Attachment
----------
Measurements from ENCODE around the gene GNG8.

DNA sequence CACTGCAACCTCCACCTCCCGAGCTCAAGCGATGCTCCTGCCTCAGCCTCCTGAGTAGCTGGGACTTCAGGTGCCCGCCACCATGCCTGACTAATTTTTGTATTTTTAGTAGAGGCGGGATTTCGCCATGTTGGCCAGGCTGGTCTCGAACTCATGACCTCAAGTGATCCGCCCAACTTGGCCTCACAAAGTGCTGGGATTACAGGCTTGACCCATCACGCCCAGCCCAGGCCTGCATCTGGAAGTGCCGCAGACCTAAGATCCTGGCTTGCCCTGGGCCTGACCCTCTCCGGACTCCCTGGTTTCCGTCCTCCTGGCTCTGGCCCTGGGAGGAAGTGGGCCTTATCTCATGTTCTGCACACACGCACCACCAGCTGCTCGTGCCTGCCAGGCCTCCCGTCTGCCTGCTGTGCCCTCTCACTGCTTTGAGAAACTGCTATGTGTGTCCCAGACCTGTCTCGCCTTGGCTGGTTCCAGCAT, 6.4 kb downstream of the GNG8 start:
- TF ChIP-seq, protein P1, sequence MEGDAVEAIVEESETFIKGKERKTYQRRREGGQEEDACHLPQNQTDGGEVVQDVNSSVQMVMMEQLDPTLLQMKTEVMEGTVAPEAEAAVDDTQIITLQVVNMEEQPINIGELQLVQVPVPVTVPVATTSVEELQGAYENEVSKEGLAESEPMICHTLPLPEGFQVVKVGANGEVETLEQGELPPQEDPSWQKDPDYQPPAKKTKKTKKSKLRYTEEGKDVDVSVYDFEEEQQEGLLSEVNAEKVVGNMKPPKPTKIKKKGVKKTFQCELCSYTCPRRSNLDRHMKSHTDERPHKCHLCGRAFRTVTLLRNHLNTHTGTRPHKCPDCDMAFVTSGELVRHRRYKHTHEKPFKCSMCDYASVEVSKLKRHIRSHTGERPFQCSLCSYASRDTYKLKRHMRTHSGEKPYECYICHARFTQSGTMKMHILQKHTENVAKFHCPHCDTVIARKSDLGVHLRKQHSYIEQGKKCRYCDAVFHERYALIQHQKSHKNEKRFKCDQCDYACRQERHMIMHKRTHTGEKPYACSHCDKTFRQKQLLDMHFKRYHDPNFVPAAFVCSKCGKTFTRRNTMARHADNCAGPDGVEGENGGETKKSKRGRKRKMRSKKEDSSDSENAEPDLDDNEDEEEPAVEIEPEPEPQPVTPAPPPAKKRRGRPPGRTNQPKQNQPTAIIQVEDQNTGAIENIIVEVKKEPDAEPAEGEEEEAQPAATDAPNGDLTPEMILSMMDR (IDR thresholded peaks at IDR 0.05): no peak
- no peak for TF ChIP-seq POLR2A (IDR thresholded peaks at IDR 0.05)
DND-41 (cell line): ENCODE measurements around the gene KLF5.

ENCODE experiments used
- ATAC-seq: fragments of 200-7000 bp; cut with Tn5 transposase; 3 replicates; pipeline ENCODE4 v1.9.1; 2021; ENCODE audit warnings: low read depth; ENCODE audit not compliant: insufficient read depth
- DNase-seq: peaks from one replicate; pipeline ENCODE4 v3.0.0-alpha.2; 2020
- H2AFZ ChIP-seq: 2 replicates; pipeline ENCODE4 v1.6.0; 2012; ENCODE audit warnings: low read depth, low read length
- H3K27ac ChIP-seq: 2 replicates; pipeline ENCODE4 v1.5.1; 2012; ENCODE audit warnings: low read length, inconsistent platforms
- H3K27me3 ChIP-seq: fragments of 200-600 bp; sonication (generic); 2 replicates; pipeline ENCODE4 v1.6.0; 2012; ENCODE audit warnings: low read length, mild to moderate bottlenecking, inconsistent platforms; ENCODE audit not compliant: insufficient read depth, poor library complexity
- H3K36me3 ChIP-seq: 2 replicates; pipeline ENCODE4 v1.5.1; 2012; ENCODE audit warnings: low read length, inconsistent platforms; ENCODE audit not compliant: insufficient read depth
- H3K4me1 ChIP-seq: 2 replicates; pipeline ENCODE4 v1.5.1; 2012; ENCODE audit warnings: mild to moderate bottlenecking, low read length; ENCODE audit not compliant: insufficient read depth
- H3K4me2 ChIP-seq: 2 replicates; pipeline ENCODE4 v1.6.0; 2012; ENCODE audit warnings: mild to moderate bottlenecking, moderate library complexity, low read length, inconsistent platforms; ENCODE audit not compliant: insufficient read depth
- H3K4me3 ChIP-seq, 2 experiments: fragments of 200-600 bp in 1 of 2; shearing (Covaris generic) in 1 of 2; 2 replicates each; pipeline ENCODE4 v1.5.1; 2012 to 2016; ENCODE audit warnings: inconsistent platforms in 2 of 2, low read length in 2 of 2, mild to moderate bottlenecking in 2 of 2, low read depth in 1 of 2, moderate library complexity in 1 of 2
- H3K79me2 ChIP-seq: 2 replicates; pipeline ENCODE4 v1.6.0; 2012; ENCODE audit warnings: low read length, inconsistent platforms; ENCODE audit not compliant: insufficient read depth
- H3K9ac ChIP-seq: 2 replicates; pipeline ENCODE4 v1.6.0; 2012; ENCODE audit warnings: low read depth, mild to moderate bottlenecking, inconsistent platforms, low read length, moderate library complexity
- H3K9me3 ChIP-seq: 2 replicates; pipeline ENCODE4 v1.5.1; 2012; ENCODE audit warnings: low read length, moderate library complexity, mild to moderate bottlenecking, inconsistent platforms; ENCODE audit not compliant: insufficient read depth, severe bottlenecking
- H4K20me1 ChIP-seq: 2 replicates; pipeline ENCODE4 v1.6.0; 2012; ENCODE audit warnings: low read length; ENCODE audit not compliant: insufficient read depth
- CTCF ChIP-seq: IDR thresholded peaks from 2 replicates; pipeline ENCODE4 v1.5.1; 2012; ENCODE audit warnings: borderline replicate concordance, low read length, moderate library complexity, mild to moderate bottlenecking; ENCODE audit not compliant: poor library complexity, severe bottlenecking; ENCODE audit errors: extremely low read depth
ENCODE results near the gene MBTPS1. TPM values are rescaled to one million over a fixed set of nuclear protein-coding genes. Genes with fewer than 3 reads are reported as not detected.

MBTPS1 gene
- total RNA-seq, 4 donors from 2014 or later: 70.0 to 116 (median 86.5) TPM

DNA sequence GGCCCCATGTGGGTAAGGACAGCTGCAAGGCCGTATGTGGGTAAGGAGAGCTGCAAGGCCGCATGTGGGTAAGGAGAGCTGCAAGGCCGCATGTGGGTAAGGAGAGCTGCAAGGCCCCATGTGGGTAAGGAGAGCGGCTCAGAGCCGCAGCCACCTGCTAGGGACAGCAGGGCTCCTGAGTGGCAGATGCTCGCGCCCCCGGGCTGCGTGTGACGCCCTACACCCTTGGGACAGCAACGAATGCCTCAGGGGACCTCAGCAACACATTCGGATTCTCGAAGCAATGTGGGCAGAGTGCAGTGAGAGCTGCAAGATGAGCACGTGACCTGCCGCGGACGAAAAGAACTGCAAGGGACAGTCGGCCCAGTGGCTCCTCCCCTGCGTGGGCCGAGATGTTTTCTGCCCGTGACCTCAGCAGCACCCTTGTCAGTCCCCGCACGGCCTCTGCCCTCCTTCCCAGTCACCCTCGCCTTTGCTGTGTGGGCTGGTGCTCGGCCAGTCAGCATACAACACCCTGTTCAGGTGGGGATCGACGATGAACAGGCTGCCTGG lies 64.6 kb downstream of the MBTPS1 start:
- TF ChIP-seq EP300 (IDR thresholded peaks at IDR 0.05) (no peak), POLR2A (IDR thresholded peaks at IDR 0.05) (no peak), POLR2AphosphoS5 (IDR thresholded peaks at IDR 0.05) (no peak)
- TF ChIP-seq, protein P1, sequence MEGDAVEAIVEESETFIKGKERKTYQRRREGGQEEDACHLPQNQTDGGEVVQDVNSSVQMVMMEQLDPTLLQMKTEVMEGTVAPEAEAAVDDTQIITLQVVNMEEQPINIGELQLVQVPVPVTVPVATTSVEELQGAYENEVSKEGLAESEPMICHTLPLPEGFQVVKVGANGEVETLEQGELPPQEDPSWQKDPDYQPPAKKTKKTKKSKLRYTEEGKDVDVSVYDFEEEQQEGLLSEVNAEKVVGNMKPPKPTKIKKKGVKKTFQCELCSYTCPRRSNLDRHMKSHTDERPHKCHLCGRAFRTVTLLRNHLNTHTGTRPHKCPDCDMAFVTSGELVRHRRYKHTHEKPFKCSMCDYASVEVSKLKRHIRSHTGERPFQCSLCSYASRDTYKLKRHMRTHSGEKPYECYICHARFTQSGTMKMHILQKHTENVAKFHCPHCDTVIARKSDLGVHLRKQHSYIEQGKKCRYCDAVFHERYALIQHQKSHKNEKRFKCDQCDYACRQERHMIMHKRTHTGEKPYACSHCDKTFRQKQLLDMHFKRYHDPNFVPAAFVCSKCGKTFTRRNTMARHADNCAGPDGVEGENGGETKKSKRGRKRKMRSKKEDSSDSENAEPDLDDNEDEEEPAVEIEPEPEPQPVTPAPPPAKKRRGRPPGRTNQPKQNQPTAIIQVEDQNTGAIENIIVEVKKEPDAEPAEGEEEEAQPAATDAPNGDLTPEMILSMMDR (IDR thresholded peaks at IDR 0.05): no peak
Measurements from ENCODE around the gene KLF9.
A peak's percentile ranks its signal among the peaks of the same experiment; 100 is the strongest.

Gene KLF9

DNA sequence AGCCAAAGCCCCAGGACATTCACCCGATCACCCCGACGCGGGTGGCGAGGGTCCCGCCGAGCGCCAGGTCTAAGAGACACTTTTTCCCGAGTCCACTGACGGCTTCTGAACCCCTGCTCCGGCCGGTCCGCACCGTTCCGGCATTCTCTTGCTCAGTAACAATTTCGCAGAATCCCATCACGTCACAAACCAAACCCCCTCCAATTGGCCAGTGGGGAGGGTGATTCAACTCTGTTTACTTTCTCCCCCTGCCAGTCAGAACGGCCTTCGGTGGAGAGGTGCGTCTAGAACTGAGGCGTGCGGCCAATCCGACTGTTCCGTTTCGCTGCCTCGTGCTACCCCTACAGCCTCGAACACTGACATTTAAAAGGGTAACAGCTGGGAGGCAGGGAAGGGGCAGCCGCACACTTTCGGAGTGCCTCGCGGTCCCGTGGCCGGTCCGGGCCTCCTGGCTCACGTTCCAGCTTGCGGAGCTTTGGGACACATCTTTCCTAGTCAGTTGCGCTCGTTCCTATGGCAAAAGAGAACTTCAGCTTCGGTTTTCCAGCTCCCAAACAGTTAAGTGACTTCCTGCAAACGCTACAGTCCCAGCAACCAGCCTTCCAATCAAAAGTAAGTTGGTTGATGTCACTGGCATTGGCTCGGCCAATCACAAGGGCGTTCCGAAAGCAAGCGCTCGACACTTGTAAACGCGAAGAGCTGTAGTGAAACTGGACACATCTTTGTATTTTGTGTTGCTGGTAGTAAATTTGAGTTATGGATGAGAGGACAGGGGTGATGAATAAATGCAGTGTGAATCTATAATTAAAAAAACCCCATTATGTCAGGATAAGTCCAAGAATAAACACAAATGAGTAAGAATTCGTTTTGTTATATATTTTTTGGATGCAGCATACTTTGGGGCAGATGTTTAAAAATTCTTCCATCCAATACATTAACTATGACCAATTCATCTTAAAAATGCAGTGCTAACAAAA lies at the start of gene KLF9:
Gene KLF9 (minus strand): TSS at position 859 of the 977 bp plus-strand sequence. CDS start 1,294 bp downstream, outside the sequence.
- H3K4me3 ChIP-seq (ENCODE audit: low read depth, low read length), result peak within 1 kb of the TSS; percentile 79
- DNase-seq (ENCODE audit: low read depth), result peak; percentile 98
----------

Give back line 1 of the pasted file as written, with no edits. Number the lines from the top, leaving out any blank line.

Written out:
Measurements from ENCODE around the gene GNG8.